The Champions League was not going according to plan, and the three points against Marseille were massive, we were minutes away from a big draw in France. The win against Seville was enough to give us control of our destiny in the group as we had Celtic still to play, meaning we would qualify should we emerge as winners, albeit as runners-up.

However, I did hold some concerns. In this stretch of games, Davor Šuker, who had been clinical the last two seasons for me, was struggling in front of goal. 5 goals to his name in 14 competitive matches, it was alarming signs and I could only hope he could play his way back into the prolific goalscoring form he had been in. On the other hand, however, our flying start was down to summer signing George Weah, scoring 12 goals in the same amount of competitive games as his partner. We also had goals from midfield as Costa had helped himself to four, and Jugović & Nedved were chipping in with goals from the centre of the park. Defensively, we looked a bit shakey in some games, but as long as the goals kept flying in at the other end, nothing could take me down from this newfound high.

I knew we had to keep churning out the results, and not get too distracted with AC Milan and what they were up to. But I couldn’t help but look over my shoulder now and again to see Capello struggle some game weeks. In the opening 10 games, AC Milan had lost 2 games, 2-1 Sampdoria and 4-0 Udinese and had drawn 2 games, 2-2 with Torino and Genoa. For a lot of teams, this was nothing to worry about, but given their resounding success in the previous two years, it was strange to see Udinese wedged between myself and AC Milan in second place at this stage. We just had to focus on ourselves, and ensure that our unbeaten run continued.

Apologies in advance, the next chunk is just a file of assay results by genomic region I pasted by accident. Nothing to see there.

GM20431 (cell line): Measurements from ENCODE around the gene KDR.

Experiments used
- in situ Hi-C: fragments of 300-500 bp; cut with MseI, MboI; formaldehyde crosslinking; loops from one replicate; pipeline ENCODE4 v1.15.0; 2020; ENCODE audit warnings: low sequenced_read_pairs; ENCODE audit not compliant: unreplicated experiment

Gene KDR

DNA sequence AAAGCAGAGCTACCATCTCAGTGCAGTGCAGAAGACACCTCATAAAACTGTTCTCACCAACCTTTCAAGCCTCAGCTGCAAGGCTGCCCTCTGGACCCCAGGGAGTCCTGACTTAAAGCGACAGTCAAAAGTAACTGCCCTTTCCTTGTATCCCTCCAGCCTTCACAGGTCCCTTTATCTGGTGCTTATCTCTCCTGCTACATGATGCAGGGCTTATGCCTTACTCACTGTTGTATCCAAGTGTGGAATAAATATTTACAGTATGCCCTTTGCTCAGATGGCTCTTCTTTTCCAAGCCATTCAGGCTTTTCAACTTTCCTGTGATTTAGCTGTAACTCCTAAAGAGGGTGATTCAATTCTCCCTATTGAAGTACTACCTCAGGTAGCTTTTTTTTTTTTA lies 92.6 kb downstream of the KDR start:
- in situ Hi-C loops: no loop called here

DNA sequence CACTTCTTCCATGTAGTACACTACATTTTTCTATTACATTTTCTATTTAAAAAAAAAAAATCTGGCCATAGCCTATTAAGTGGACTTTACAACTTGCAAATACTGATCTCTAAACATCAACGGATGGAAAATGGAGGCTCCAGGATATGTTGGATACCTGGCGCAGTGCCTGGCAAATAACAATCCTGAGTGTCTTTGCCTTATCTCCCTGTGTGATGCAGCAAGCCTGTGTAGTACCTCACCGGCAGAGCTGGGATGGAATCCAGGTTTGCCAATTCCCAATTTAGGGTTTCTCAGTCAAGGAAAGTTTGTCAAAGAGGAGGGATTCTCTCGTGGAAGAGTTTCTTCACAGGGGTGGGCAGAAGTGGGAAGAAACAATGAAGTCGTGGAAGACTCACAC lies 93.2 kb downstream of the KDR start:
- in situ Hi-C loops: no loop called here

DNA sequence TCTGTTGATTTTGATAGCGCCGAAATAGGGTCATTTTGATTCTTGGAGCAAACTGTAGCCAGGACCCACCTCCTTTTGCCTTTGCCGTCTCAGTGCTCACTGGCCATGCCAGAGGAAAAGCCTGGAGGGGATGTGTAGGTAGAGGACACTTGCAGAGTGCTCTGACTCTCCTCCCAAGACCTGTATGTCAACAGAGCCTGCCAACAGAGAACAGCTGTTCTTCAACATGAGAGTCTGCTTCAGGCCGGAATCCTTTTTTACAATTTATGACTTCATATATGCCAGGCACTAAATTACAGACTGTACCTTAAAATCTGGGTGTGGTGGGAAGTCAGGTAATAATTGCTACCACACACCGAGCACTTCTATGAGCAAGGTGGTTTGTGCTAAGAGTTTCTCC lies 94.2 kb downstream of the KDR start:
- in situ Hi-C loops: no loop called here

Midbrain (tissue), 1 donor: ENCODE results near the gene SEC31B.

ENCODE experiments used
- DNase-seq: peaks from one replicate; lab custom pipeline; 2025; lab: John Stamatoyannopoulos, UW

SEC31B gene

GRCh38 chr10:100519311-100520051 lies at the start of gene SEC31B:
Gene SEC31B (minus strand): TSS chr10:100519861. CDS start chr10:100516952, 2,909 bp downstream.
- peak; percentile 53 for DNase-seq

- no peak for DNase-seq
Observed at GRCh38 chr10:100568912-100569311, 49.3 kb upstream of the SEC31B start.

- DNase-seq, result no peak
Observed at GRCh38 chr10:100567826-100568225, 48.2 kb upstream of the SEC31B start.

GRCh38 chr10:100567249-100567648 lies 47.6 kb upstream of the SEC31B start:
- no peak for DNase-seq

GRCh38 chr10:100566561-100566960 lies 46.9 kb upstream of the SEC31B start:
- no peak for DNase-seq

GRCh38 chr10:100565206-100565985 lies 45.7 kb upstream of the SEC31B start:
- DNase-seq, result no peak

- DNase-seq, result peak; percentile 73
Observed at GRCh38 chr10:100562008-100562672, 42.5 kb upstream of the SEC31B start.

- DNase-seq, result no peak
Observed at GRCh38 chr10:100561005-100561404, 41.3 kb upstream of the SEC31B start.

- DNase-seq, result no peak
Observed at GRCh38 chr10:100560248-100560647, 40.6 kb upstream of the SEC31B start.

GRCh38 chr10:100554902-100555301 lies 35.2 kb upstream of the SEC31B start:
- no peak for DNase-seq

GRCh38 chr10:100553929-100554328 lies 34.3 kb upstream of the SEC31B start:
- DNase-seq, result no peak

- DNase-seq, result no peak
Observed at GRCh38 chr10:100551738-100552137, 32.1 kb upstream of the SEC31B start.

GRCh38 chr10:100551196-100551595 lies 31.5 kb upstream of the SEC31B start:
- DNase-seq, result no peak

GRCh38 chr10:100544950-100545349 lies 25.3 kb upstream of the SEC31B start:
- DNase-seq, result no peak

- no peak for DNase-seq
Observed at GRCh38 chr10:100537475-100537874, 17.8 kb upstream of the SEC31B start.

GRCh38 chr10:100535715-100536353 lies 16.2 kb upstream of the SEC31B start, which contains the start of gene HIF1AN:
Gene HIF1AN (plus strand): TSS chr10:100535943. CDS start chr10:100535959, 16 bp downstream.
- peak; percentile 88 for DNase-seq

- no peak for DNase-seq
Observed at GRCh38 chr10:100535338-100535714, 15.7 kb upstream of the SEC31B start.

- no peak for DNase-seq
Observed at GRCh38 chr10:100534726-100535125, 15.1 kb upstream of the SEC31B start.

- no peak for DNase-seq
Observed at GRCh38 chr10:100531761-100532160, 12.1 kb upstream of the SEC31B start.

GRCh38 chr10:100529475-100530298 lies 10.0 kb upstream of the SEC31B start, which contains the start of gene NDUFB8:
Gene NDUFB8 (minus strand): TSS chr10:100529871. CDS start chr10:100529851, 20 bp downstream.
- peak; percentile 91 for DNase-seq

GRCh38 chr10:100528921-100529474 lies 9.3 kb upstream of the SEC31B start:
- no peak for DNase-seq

With Champions League knockout football secured, it was time to focus on what was going to be a massive month in January; defending our Coppa Italia title, fighting for the Supercoppa and trying to keep a hold of our best players.

Both Oliver Kahn and Marco Lanna were beginning to grumble about their playing time, and although Van der Sar and Lizarazu were in fine form, neither player could accept that reasoning. Both players wanted to leave, and that is exactly what happened – Kahn joined AC Milan for £40 million, whilst Marco Lanna moved, on deadline day, to Manchester United for £24.5 million. To make matters worse, Lizarazu was on his way out as Liverpool had matched his £35 million release clause. Reinforcements were needed, and fast.

Massimo Taibi was in to become the new backup to Van der Sar, which he was more than happy with. However, it took £20.5 million to force Manchester United to part with the former Piacenza keeper, not an ideal transfer fee, but given the nature of Kahn’s departure, we were desperate. Roberto Carlos arrives from relegated Cagliari for £22 million on deadline day, as his agent had hinted about his unhappiness following that relegation. Knowing that he was not a top-flight player, Cagliari would have found the money hard to turn down as it would let them reinvest into the squad to help with their promotion prospects, and I was delighted to get a more than capable replacement for Lizarazu. Finally, flying in from Argentinos Juniors was young Juan Pablo Sorín who was more than happy to play at left-back or through the middle. £5.5 million was more than enough to secure the services of the young Argentine, and I was delighted to have a more than capable replacement on the bench should anything happen to Roberto Carlos in the next 5 months.